Back to Staines Moor today. A late start didn't fill me with optimism about the days birding, but this quickly changed. I had only made it a few metres along the footpath between Stanwell Moor and King George VI Reservoir when I picked up the distinctive reeling of a Grasshopper Warbler (at 11:10). Unfortunately viewing was very restricted and the bird was in an inaccessible area so I had little chance of seeing it.

On the moor itself at least 20 Northern Wheatears (12 males and 8 females) were hopping around at the northern end (4th, 5th and 6th photos), and while I was trying to work out if any 'Greenland' birds were present a female Whinchat appeared amongst them (1st photo). Minutes later a stunning male Common Redstart appeared briefly in one of the hawthorns, but despite searching I couldn't relocate it. Then things got even better when a walk around the scrub at the northern end of the moor brought me face to face with a female or perhaps 1st summer male Ring Ouzel chacking away (2nd photo). While attempting to get a few record shots another bird appeared (3rd photo)!

Also noted today were 2 Common Buzzard E, 10 House Martin, 2 Sand Martin and 15+ Barn Swallow overhead, 1 Reed Warbler (heard), 5 Sedge Warbler, 4 Common Whitethroat, 10 Blackcap, 8 Chiffchaff, 1 Willow Warbler (heard), 2 Redshank, 1 Common Snipe, 9+ Lapwing, 2 Shelduck, a Little Egret along the Colne and a Speckled Wood butterfly.

8 April 2011

Staines Moor springs to life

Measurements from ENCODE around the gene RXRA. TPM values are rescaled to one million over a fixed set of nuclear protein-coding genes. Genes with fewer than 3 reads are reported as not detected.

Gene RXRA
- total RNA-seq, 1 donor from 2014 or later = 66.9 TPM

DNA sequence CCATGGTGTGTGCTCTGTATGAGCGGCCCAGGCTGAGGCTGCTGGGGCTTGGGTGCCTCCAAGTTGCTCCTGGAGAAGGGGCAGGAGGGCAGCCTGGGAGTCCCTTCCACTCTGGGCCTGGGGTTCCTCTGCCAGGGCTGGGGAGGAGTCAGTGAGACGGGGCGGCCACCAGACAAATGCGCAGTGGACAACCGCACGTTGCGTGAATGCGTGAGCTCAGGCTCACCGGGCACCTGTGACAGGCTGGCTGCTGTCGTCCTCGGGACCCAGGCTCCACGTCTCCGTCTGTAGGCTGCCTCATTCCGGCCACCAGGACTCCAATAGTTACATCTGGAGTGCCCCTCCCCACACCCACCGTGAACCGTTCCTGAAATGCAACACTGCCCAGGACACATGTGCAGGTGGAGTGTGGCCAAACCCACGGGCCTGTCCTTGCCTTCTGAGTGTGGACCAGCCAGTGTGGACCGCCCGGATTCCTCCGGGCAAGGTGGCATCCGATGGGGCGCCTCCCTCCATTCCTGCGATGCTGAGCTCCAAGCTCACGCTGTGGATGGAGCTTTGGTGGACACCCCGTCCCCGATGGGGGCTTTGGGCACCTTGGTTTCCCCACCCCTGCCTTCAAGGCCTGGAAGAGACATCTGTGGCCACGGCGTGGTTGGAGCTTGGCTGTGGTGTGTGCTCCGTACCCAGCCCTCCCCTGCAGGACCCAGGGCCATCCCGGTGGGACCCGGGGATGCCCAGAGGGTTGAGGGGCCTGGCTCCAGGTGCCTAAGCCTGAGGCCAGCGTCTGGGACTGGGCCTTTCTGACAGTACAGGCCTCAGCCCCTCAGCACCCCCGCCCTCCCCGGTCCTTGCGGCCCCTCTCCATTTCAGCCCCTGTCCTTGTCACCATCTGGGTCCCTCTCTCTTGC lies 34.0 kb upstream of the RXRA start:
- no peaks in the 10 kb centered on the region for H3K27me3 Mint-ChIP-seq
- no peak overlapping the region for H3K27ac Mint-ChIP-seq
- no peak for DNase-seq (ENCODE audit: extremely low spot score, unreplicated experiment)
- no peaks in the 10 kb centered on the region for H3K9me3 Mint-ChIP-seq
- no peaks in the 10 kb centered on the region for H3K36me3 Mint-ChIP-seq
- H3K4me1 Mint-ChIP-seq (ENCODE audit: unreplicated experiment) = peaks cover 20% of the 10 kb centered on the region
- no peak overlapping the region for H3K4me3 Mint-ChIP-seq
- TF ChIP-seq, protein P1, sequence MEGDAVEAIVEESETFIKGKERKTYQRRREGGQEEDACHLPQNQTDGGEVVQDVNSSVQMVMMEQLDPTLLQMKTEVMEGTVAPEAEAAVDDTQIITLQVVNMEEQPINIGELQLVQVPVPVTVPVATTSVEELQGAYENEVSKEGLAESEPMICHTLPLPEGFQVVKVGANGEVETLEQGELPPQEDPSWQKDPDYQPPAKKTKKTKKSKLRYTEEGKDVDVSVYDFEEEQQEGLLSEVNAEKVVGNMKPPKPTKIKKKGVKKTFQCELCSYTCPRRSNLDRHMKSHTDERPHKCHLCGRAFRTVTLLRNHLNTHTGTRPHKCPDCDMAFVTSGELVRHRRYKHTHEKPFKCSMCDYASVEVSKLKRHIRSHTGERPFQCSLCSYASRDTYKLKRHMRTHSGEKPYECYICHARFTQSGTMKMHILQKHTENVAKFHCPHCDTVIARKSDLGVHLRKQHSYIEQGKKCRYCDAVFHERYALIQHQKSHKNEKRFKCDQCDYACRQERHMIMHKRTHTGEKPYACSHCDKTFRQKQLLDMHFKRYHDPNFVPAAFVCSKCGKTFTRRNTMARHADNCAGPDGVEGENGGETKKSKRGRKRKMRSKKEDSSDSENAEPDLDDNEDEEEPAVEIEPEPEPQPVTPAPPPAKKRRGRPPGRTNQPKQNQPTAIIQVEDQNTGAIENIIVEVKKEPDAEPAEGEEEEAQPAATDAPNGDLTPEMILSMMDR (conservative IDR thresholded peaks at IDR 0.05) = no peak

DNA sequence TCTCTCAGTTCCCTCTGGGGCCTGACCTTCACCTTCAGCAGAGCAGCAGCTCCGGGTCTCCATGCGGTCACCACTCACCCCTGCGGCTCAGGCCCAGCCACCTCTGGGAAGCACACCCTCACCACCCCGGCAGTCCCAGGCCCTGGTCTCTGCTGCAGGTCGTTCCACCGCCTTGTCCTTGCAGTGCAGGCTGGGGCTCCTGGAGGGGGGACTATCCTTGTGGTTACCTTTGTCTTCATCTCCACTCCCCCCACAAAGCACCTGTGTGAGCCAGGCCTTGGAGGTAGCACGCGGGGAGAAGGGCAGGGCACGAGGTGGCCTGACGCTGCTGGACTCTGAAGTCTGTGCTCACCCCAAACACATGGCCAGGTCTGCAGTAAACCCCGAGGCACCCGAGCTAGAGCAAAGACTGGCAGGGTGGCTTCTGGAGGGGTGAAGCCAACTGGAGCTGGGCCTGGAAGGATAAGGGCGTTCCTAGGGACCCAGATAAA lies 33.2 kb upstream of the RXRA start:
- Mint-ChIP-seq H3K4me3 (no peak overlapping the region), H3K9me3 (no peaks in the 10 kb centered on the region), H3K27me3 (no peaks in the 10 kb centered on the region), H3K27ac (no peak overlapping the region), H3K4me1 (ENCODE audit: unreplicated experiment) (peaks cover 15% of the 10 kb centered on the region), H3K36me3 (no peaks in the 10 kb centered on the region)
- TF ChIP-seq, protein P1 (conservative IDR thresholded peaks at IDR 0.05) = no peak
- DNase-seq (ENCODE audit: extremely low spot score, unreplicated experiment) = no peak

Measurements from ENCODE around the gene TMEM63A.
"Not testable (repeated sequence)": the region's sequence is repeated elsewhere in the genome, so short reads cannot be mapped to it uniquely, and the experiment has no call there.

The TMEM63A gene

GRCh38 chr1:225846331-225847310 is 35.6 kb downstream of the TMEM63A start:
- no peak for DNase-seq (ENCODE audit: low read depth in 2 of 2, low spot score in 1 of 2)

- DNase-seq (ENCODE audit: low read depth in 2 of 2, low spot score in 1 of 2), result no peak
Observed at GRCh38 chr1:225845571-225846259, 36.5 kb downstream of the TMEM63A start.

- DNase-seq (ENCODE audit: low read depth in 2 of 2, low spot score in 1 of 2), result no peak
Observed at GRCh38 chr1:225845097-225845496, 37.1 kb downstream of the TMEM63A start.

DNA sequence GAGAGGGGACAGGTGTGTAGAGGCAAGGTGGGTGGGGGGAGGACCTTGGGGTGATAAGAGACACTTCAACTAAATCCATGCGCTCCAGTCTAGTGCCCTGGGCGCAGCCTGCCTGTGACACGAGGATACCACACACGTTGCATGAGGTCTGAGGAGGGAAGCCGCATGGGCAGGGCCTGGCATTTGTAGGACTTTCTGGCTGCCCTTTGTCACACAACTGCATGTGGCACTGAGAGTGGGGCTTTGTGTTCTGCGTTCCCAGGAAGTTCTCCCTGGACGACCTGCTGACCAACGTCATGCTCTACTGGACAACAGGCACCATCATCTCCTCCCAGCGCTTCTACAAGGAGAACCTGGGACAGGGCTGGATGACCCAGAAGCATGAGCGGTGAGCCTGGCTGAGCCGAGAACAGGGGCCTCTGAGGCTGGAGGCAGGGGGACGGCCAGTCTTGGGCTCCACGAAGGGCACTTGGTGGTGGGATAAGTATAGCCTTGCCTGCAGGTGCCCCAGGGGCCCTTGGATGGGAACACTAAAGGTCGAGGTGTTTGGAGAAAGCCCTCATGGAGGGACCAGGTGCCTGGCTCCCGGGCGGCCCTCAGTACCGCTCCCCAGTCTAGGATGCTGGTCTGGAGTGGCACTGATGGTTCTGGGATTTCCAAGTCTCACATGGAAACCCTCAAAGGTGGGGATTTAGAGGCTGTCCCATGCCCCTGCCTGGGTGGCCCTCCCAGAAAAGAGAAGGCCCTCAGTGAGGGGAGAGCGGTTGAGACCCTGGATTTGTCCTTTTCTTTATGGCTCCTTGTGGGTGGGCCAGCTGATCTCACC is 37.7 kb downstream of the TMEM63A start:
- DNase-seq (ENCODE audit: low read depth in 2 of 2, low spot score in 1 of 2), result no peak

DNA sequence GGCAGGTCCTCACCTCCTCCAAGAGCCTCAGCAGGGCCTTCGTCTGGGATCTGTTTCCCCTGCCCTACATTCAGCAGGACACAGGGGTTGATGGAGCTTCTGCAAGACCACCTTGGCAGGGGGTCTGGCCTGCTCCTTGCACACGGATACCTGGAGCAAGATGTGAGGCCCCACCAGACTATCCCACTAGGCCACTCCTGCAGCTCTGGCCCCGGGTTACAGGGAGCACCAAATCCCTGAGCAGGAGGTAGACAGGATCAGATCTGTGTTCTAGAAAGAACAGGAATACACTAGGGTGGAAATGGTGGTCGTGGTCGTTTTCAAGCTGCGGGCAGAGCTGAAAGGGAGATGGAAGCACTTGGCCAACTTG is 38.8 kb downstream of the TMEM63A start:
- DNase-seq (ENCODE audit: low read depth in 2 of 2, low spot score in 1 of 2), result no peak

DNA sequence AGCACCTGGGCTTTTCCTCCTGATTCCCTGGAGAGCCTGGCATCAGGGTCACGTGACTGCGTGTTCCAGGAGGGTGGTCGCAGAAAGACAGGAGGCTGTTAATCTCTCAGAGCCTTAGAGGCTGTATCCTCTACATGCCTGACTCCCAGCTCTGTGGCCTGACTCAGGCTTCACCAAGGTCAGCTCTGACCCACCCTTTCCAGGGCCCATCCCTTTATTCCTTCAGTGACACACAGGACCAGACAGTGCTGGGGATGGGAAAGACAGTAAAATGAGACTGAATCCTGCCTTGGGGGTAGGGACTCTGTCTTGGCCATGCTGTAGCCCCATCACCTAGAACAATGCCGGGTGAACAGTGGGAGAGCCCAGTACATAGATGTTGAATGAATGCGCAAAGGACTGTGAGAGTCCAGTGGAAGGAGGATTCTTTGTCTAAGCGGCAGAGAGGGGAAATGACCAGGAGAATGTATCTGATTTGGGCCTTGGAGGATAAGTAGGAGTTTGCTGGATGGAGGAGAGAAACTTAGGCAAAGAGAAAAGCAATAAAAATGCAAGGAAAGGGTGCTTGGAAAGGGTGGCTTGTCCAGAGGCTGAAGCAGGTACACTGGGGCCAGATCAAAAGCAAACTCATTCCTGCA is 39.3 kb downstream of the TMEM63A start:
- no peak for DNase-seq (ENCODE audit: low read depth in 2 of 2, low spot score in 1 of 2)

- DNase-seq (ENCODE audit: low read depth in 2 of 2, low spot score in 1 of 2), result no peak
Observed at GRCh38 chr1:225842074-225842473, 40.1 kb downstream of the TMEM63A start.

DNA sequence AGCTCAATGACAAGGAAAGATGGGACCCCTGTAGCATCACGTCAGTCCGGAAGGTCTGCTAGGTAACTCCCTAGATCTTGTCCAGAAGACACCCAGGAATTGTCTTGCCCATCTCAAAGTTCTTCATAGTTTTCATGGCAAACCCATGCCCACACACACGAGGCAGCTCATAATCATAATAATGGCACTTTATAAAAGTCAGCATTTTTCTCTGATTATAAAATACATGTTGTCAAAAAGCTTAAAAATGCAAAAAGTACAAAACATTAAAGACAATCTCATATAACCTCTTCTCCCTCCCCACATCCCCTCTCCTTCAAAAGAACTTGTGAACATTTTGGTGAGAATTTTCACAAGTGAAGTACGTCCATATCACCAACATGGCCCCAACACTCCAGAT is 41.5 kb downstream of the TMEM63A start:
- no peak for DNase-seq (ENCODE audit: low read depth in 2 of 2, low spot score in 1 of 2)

Had a fantastic few hours at Staines Moor today. Summer migrants were everywhere and there was some good visible migration going on overhead. The undoubted highlight was a Red Kite over S at midday being joined by a Short-eared Owl that proceeded to mob it before heading off high to the NE! A group of 7 Common Buzzard drifting NE at 10:25, 1 Yellow Wagtail W and 5 Sand Martin were also logged overhead.

Things were just as good on the ground with 8 Northern Wheatears around the anthills (4 males and 4 females), 1 Green Sandpiper and a Little Egret on the Colne, 2 Common Whitethroat, 2 Sedge Warbler, and at least 10 Willow Warbler, 17 Common Chiffchaff and 27 Blackcap!

Other sightings include a Red-legged Partridge (a patch tick), 6 Reed Bunting, 2 Redshank, 2 Shelduck, plenty of Skylark and Meadow Pipit displaying, as well as good numbers of Linnet. Cetti's Warbler were heard, and Comma, Orange-tip, Peacock, Small Tortoiseshell and Brimstone butterflies were also noted.